Arabs urged to stop 'genocide campaign' by Iraqi Shias |
Iraq's most senior Sunni politician issued a desperate appeal Sunday for Arab nations to help stop what he called an "unprecedented genocide campaign" by Shia militias armed, trained and controlled by Iran.
The US military reported five American soldiers were killed, apparently lured into an al-Qaeda trap.
Adnan al-Dulaimi said "Persians" and "Safawis," Sunni terms for Iranian Shias, were on the brink of total control in Baghdad and soon would threaten Sunni Arab regimes which predominate in the Mideast.
"It is a war that has started in Baghdad and they will not stop there but will expand it to all Arab lands," al-Dulaimi wrote in an impassioned e-mail to The Associated Press.
Sunni Arab regimes throughout the Middle East fear the growing influence of Iran's Shia theocracy with radical groups like Hezbollah and Hamas as well as the Syrian regime. Raising the specter of Iranian power reaching the Arab doorstep, unlikely in the near-term, betrayed al-Dulaimi's desperation.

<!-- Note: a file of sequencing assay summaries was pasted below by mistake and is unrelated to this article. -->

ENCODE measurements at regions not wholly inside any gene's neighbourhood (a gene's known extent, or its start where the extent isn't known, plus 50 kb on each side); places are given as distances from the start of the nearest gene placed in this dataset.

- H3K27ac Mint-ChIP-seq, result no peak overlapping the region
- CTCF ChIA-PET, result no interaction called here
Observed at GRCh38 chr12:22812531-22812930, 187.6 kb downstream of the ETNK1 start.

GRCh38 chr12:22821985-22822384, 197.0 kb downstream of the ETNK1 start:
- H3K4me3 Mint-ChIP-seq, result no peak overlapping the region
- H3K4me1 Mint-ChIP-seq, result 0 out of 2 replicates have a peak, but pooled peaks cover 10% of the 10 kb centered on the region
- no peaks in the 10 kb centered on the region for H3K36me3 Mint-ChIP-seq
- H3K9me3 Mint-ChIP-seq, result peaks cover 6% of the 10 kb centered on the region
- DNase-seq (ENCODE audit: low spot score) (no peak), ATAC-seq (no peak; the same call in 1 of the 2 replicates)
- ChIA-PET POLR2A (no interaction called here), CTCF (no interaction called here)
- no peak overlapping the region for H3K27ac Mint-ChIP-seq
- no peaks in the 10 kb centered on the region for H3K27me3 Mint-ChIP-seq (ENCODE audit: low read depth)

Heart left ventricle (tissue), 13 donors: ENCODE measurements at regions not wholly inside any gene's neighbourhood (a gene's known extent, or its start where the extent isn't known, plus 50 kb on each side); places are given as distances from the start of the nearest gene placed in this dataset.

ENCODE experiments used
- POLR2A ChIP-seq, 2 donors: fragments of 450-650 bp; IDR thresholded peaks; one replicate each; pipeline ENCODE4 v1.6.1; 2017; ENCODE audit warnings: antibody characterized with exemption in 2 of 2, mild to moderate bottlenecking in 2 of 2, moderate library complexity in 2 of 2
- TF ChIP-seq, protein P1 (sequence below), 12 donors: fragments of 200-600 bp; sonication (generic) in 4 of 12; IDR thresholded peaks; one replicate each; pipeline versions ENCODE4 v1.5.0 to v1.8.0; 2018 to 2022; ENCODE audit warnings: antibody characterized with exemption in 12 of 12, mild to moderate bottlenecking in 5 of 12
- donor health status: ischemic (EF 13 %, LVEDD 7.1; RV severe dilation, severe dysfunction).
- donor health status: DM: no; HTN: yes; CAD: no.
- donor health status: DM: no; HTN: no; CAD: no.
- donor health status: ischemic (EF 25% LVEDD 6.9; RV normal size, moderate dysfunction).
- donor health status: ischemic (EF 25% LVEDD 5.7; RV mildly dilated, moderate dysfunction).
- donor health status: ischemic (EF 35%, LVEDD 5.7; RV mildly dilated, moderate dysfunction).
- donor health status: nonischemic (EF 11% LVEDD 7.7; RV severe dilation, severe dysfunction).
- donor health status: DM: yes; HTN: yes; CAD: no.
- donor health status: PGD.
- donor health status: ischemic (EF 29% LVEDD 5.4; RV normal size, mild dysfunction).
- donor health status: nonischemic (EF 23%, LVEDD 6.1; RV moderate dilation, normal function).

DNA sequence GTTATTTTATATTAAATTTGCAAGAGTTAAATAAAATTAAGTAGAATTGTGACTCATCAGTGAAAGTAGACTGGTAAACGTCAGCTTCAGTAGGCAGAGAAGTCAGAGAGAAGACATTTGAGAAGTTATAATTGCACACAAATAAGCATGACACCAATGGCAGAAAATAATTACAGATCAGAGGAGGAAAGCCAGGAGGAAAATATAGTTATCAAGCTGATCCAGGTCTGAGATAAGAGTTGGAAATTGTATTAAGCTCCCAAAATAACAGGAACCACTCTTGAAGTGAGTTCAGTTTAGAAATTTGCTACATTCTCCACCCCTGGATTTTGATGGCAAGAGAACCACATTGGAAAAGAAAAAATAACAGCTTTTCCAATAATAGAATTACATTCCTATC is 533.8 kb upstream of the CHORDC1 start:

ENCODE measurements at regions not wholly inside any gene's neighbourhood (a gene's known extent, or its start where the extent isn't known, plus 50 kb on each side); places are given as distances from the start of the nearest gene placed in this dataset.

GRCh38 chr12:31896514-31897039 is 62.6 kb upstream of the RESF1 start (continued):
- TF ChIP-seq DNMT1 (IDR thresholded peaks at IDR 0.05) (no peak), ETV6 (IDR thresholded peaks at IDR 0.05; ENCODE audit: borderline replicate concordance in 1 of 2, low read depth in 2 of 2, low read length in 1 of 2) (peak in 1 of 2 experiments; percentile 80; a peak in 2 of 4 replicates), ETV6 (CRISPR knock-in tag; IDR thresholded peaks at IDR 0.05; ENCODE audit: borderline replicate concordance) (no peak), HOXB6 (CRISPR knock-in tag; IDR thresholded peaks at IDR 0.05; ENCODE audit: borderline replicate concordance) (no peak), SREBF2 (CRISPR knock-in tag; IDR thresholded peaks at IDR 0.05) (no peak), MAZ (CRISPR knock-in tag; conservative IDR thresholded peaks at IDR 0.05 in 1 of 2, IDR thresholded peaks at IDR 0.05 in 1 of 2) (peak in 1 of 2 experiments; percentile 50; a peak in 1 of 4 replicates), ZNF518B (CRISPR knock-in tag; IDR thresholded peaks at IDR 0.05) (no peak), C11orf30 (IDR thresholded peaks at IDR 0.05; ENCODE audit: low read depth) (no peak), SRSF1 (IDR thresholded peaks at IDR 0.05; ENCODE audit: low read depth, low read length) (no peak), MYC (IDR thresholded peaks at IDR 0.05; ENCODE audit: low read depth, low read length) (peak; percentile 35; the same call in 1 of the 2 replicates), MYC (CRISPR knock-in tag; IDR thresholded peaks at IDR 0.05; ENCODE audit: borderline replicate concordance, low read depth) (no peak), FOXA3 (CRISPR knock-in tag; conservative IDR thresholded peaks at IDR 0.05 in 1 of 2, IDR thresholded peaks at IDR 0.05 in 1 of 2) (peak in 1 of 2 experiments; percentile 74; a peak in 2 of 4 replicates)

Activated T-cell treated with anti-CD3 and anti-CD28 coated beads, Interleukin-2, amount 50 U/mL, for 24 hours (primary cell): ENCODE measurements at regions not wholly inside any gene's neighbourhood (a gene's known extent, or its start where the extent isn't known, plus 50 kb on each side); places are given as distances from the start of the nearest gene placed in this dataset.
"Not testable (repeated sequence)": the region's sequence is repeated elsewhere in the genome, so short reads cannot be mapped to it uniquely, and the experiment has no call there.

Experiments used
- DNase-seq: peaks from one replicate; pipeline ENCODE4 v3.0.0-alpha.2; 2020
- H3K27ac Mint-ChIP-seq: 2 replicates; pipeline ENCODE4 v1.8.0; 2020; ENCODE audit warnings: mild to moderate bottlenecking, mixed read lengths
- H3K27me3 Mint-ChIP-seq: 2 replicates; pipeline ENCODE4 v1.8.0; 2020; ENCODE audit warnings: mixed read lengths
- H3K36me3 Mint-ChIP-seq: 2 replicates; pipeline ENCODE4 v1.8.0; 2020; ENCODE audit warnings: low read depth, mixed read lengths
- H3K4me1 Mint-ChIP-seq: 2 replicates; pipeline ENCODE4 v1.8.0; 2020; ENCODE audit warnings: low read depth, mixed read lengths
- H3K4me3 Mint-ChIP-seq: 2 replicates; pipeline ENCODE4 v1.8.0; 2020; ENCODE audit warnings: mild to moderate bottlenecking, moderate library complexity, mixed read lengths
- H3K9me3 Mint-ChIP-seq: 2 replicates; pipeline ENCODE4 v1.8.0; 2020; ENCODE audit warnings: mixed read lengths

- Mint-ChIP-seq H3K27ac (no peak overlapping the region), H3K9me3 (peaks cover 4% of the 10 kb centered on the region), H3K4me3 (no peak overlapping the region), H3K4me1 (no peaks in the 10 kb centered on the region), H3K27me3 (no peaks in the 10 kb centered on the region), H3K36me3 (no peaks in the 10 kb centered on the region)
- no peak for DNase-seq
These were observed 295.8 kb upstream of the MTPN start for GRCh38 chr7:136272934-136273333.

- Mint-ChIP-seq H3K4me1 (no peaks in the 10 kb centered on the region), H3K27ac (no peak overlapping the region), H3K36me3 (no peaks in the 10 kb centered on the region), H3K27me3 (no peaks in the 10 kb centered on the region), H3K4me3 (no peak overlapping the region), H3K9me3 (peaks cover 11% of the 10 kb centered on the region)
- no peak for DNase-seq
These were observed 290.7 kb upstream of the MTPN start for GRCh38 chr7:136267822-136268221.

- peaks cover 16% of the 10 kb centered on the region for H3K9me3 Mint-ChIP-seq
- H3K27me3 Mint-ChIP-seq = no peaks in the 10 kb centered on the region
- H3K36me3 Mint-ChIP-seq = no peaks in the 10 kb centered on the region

But his fears of a Shia takeover of Baghdad were not as farfetched. Mahdi Army militiamen have cleansed entire neighbourhoods of Sunni residents and seized Sunni mosques. Day by day, hundreds have been killed and thousands have fled their homes, seeking safety in the shrinking number of majority Sunni districts.
The fighters, nominally loyal to radical Shia cleric Muqtada al-Sadr, are believed to operate as death squads blamed for much of the country's sectarian slaughter.
Sunni extremists, many with al-Qaeda links, are responsible too, mainly through massive bombings, often carried out by suicide attackers.